- I want to mention again that it is possible if the main parties in the National Assembly make a political decision and do what you say. However, to do that, they have to make a decision. My suggestion was not a practical one; the president says we should go this way, and with his next step, he orders how to do that. Let me bring the same example: if the Constitution of our Republic had the same sentence as in the Constitution of the Italian Republic, then I would invite the Prime Minister and have a conversation with him, proposing that either the President of the Republic dissolves the National Assembly, or the National Assembly goes the way, suggested by the President of the Republic. In this case, the President of the Italian Republic set forward the proposal of a government of technocrats, and the Italian National Assembly accepted it. One sentence in the Italian Constitution allowed the President to do what was possible in Italy, and the President of the Republic of Armenia not to do what was desired.

Aram Abrahamyan: It is clear.

The most intriguing is Onik Gasparyan's story, the question of whether or not to apply to the Constitutional Court, which, to put it mildly, has been sharply criticized by both the government and the opposition. Please comment on your actions.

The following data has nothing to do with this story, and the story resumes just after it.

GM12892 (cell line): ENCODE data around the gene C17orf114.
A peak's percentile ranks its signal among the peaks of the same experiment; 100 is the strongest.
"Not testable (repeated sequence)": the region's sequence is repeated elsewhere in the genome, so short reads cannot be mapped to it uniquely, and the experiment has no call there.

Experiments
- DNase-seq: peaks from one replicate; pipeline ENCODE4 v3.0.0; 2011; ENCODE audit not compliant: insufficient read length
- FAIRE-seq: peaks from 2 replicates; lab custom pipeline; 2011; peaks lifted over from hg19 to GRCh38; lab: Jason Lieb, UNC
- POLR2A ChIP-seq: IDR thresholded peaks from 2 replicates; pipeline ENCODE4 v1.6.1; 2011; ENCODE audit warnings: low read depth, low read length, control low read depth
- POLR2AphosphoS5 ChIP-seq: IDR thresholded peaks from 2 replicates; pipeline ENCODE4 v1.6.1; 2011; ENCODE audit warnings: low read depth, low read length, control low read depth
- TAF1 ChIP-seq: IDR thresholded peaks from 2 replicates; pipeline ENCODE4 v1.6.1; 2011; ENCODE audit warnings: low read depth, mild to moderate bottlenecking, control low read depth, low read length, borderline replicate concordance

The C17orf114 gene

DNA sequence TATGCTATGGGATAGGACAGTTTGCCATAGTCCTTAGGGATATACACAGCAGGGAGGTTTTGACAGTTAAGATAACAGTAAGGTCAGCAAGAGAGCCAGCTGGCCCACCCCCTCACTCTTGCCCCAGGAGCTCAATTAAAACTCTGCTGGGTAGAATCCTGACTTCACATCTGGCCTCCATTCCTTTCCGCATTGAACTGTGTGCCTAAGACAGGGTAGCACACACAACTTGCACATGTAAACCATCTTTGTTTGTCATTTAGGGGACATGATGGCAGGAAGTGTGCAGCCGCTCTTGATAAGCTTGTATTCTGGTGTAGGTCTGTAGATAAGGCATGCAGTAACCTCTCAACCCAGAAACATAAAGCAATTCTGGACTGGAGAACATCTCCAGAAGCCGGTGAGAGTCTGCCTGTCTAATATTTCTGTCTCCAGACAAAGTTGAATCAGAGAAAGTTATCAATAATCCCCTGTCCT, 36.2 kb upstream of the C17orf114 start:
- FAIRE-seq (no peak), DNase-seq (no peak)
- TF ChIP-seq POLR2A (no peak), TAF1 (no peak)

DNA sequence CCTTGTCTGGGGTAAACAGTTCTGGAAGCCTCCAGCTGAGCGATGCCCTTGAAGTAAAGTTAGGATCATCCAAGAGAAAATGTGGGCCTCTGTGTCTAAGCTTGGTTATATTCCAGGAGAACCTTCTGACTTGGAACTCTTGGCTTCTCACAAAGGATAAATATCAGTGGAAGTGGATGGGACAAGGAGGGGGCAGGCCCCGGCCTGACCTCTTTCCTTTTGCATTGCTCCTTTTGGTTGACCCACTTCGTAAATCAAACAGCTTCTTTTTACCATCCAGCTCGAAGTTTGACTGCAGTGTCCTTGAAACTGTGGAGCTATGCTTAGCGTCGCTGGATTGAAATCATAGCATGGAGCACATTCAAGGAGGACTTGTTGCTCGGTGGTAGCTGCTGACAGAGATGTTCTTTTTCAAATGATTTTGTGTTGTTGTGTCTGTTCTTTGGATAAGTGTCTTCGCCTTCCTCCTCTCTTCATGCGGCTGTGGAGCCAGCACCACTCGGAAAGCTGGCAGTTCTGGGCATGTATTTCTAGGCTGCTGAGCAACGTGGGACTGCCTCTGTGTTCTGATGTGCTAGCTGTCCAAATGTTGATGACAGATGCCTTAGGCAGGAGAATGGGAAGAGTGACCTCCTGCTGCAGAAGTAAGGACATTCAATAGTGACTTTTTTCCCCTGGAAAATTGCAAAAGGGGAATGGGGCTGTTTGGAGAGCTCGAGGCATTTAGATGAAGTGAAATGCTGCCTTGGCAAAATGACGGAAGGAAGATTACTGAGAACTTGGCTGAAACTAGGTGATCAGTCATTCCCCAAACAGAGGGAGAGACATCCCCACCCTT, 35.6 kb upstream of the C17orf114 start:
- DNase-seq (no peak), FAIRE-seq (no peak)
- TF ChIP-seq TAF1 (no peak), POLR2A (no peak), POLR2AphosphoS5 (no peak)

- First of all, I am happy if it has been hotly criticized by both sides, So, I probably made the right decision. Naturally, when the Prime Minister's proposal came to dismiss Onik Gasparyan, the expectation was that the President of the Republic should sign. However, since all this happened after the statement of the Chief of General Staff and his colleagues, naturally, my first step was the following: I will not sign any document until I meet with the people. I went to the General Staff, met with Onik Gasparyan. There were people present, then I met with the generals separately, it lasted quite a few hours. I do not think it is ethically right to tell you what we talked about with Onik Gasparyan. After that, we met again with Onik Gasparyan and the generals. I can convey my general impression. First of all, it was clear to me that neither Onik Gasparyan, nor the generals of the General Staff were going to take any other step except their statement. This was a statement, and it was clear to me from their speeches as well. This was a statement, and it was clear to me from their speeches as well. During the meeting with the generals, I heard things about the army I already knew, and others that were new to me. After that meeting, my conclusion (after consulting with colleagues, lawyers, and taking into account separate opinions) was the following: there is a Prima Facie constitutional issue. And I made it clear that I would not sign, I sent it to the Prime Minister, according to the procedure, the Prime Minister sent back his opinion, I again confirmed for the second time that I would not sign, I will take the issue to the Constitutional Court, as I did.